Group of men had been under surveillance by police and MI5 following intelligence reports that they were planning to carry out attack
“Something’s always going down in Peckham.” So grumbles one of the residents who both spiritedly diss and defend their neighbourhood in this show, exhibiting weariness with its constant soundtrack of police sirens or lack of jobs, but also a fierce local pride.
Keep cool and covered with a kimono-style wrap at the beach this summer, says Naomi Attwood
A fine balancing act
A top-performing state school can add up to £77,000 to the value of a house within its catchment area, according to new research, with the cost of properties near the 50 best-performing state schools 35 per cent higher than in the rest of the UK.
The clean-up is well under way on the damaged streets. Now, it’s time to count the cost of four days of lawlessness and destruction
Senior politicians from all political parties were scrabbling to cancel their holiday plans and find return flights to London yesterday in time for a symbolic emergency debate in the House of Commons on the London riots.
Bakery chain Greggs said one of its stores was destroyed by fire, another looted and a delivery driver assaulted during last night's riots.
Fresh from her Mercury Prize nomination in the morning, Katy B bounds on to the stage.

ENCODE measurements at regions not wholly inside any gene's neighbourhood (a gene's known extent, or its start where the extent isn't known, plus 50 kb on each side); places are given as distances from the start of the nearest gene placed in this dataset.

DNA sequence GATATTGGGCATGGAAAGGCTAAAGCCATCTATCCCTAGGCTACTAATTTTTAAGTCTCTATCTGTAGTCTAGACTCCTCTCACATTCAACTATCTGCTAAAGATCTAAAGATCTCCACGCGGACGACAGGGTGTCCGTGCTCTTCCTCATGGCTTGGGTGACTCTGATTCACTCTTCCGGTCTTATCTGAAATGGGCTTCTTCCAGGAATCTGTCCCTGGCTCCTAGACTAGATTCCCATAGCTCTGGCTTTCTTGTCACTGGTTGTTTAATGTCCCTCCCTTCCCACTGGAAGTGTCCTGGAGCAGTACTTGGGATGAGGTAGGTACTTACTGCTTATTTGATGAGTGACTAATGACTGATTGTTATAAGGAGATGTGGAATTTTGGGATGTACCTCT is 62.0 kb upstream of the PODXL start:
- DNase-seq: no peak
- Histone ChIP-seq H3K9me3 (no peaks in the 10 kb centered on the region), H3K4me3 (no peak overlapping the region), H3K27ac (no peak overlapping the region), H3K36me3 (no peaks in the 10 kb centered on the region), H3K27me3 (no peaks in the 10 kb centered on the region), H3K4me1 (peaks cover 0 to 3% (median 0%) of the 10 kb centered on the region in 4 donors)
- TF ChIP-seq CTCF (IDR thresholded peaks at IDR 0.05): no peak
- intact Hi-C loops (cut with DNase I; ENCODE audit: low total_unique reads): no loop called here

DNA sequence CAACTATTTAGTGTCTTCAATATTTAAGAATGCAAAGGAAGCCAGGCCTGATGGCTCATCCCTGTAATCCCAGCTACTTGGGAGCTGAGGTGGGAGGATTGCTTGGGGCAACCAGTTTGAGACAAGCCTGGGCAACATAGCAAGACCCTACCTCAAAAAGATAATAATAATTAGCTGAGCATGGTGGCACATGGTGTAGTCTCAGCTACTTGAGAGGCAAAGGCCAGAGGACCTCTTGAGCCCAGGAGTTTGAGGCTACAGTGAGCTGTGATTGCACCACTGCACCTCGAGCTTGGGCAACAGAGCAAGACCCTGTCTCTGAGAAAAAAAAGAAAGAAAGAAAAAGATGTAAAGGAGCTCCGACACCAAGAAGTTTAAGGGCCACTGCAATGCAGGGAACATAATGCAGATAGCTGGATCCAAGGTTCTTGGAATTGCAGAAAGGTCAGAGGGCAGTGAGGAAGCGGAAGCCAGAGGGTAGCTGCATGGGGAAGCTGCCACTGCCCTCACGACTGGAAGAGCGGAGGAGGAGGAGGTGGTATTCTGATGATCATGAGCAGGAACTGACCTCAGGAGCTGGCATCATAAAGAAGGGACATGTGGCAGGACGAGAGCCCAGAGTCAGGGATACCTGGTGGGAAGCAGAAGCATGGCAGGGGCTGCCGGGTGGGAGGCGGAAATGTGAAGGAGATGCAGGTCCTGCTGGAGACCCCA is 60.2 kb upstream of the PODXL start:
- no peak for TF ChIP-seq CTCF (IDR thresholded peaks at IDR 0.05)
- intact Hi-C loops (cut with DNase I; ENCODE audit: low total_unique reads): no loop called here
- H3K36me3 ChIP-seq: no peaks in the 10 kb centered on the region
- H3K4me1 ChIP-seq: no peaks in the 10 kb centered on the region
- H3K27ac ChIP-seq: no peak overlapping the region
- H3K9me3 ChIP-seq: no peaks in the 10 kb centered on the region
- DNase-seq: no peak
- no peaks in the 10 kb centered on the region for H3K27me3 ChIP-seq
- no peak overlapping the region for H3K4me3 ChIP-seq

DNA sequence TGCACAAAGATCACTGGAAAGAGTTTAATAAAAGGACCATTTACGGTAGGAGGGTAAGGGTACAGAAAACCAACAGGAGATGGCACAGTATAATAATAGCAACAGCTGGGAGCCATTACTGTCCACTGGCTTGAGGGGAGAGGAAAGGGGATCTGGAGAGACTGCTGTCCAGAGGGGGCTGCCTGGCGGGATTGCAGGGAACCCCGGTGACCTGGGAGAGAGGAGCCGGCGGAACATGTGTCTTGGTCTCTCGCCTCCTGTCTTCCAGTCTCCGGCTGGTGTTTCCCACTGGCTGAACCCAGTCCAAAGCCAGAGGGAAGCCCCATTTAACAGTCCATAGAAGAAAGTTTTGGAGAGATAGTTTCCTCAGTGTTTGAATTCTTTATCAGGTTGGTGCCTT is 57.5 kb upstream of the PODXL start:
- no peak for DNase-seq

With a year to go before Britain's most ambitious sporting extravaganza London 2012 is on track and under budget, but for Lord Coe this is no time for complacency. Alan Hubbard meets Lord Coe
Aliens in genre-blending film invade Peckham... then think again
A woman who repeatedly turned up at the home of Premier League footballer Rio Ferdinand was convicted today of harassment.
After a long career, the radical bluestocking made it to the top job – but only for 137 days. She talks about challenges, personal and political. Brian Brady meets Harriet Harman
A group of young, predominantly black young people are sitting in a semi-circle debating the strengths and weaknesses of a film script about a fictional girl gang, set amid the seedy tower blocks of East London's under-class.
Last year, Bola Agbaje invited Gordon Brown to come and see her play. It would, she said in her letter, help him understand what makes Britain's young black population tick, get to the bottom of knife crime, take a look inside the head beneath the hoodie. Bold claims for her first ever attempt at a script, but Gone Too Far! lived up to her hype. Fast, furious and very funny, the tale of two brothers – one brought up in London, the other in Nigeria – making their way through their estate to buy a pint of milk, with petty fights and street dancing along the way, had critics lining up to anoint her as the brightest, sparkiest new dramatic voice on the block. Another successful graduate of the Royal Court's young writers' course (along with Polly Stenham), Agbaje picked up an Olivier Award for Outstanding Achievement, a nomination for Most Promising Playwright at the Evening Standard Awards and the chance to make her debut play into a film.